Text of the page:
Whenever a political party loses a major election there is a certain amount of soul searching that goes on. This is a healthy process. If Republicans don't ask what went wrong and what can be done better next time, we will never move forward.
I am certainly glad that Republicans will continue to lead the House of Representatives. However it is also clear that the American people did not sign on to the vision put forward by our party in the 2012 election. I believe strongly in conservative principles, but we need to think hard about how we turn those principles into concrete proposals and how we show that our ideas will lead to a stronger, more prosperous nation.
Polls before and after the election showed that the American people thought that the Republican nominee would do a better job of running the economy. The economy was the number one issue for most Americans, but it wasn't the only thing people thought about when they were entering the polling booth.
Caring is critical. The job of president is about far more than budgets and spreadsheets. The decisions that have to be made cannot always be reduced to numbers and data. The American people want a president who is thinking about them on a personal level. Exit polls showed that President Obama had an 11 point lead on the question of which candidate was more in touch with the American people.
This reminds me of the famous, "Who would you rather have a beer with?" question from the 2000 election. George W. Bush won that tongue-in-cheek poll, and also won the election. Despite a privileged upbringing, Bush was able to convince the American people that he would be a caring president.
By contrast, Mitt Romney's statement about the "47 percent" portrayed himself as a person who thought in figures and numbers and who wrote off voters based on demographics and economics. I don't know if any politician who writes off nearly half of the electorate could be voted dog catcher, let alone president.
If Republicans want to lead, our message of opportunity and prosperity has to be for every American. We have to make it clear that our policies will benefit citizens from all across the economic spectrum.
Rich, poor and middle class Americans want a fairer nation. I believe that Republican principles of standing up for job creation, opportunity and personal liberty are the best way to raise the standard of living for everyone.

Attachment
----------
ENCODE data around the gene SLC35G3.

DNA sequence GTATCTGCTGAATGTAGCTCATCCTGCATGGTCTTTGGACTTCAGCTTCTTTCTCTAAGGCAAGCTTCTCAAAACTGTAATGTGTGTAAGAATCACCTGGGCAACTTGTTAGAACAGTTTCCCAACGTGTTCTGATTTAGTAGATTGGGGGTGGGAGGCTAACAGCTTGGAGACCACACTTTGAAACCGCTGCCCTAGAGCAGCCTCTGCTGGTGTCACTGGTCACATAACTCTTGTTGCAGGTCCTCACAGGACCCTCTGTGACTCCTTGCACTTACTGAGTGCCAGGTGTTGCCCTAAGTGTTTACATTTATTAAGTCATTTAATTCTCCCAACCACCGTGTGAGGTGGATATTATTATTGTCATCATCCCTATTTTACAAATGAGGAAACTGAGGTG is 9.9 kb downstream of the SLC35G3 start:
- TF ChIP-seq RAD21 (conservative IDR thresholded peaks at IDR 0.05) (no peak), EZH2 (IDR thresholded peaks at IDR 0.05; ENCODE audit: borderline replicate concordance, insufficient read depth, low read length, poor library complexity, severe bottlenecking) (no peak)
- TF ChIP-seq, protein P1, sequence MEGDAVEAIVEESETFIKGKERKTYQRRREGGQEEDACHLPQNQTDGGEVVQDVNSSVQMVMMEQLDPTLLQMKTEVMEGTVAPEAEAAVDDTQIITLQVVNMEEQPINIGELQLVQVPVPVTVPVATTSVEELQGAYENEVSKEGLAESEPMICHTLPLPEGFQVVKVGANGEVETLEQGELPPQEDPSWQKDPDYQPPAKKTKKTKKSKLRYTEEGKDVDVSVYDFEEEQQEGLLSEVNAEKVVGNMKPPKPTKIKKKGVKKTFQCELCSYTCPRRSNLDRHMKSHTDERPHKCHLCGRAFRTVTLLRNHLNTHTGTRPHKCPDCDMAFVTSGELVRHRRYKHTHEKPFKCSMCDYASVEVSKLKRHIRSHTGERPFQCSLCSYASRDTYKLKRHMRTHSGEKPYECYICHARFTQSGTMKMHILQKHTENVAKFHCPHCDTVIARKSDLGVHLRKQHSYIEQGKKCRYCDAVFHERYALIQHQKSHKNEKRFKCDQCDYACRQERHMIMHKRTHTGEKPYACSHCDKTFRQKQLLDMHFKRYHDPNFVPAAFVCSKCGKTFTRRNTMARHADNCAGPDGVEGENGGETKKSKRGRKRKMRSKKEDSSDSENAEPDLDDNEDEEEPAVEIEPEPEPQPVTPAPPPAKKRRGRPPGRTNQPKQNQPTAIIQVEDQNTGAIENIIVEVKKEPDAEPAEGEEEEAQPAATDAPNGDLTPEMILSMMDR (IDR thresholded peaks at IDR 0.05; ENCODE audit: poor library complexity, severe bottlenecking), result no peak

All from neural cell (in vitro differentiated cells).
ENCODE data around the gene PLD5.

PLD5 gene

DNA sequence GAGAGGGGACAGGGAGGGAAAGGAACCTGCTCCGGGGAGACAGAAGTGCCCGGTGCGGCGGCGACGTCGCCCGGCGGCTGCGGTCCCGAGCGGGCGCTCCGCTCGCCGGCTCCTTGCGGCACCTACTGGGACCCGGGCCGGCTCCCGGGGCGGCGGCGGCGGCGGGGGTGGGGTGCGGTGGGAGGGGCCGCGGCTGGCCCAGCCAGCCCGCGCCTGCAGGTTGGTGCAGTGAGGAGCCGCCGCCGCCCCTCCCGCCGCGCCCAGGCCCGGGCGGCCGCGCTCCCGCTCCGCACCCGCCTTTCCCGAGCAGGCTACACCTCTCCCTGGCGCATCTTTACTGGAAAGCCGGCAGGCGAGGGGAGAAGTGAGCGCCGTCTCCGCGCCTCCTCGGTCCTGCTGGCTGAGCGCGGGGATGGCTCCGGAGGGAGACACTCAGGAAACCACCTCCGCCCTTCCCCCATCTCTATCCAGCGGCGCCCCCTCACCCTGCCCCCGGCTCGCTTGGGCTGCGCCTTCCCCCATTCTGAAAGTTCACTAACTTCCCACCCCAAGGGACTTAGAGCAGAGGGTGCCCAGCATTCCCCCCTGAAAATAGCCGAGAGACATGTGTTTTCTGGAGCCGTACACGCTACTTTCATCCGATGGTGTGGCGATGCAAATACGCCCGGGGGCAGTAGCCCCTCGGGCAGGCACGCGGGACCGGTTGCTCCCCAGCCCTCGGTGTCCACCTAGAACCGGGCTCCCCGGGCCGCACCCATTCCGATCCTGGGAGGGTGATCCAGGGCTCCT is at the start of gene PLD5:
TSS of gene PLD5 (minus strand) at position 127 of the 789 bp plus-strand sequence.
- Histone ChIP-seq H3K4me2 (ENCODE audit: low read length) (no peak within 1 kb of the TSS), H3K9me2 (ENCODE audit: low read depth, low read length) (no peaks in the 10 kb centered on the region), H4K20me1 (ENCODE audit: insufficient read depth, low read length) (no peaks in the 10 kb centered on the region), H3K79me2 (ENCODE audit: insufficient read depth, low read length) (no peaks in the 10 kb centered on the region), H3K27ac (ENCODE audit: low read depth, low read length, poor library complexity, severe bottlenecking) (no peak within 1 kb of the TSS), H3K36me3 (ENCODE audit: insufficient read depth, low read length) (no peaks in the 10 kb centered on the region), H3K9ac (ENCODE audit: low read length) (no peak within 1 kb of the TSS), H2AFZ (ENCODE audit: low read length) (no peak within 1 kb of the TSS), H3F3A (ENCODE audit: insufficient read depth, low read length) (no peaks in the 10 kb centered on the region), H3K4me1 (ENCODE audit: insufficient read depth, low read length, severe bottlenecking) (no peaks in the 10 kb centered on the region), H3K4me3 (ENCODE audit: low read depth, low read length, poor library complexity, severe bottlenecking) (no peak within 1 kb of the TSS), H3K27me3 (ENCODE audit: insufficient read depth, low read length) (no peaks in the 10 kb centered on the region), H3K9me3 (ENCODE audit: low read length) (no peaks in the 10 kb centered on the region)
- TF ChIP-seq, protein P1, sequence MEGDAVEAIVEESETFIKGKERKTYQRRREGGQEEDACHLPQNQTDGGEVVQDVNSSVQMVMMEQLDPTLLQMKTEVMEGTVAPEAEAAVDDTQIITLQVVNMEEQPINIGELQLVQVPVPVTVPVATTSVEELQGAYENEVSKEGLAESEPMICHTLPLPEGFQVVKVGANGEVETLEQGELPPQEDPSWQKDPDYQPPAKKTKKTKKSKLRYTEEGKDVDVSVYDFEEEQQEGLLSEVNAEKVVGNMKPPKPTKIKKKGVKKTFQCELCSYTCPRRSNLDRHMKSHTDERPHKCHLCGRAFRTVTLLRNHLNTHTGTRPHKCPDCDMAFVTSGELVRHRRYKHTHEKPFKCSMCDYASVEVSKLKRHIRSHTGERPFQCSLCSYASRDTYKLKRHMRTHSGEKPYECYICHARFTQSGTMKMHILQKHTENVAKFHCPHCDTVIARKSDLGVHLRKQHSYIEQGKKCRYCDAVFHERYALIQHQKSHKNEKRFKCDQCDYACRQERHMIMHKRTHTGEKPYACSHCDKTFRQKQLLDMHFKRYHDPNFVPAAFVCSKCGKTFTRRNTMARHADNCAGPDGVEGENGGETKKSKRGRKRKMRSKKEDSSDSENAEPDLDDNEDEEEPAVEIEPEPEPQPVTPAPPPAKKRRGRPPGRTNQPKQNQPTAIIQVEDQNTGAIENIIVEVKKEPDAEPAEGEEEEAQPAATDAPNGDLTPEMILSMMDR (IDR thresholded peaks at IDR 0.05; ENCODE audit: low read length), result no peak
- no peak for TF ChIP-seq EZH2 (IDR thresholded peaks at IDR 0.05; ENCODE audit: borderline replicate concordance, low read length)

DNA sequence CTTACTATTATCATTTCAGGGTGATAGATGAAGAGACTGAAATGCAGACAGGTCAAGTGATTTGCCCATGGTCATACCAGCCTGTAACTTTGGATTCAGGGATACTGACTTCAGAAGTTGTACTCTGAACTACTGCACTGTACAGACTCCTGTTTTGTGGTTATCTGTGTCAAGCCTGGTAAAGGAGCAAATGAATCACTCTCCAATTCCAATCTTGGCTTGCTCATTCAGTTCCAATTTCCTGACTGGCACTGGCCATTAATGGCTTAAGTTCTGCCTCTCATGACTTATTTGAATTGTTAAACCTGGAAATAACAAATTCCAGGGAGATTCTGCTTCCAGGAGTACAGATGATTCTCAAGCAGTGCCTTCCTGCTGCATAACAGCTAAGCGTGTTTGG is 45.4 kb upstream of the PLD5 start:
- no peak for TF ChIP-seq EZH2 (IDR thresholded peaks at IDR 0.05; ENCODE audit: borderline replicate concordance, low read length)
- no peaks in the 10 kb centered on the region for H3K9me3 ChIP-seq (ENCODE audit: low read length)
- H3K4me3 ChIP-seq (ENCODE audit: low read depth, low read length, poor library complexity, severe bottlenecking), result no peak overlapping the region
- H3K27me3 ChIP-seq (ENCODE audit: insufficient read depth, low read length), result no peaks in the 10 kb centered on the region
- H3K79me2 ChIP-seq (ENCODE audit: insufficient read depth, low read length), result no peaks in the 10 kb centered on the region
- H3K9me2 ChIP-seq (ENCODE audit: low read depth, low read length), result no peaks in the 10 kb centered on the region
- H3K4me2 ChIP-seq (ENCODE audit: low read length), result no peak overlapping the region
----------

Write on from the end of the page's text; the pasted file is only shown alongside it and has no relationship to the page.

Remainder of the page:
I believe that every American dreams of having more than food stamps, public housing and Medicaid. I know that people who are on these programs dream of a better life for their children. We have to demonstrate that Republican policies are better at providing opportunities for poor Americans to move into the middle class.
Government may be able to provide a safety net, but it will never be able to create the good private sector jobs that build a more prosperous society. Four years ago, we saw the stimulus bill spend nearly a trillion dollars with little effect on employment and no effect on median household income.
The typical American family made 7 percent less in 2011 than they did in 2007. Despite government spending at a record level compared with our GDP, we are in the midst of the weakest economic recovery since the Great Depression. The wealthy continue to do fine, while poor and middle class Americans struggle.
Republicans need to be fighting poverty just as hard as Democrats, but we shouldn't do it the old, tired way of throwing money into the bureaucracy. An ever expanding federal government hasn't reduced the poverty rate and hasn't fixed our broken inner city schools.
Since I came to Congress, I've looked for free market solutions to help low income individuals save for college and for their retirement. Over the past year, I've been working with other members to promote free market solutions to the problems that keep families in poverty. We can have a powerful message of hope for Americans who are struggling economically, and we don't need to consider any citizen a lost cause.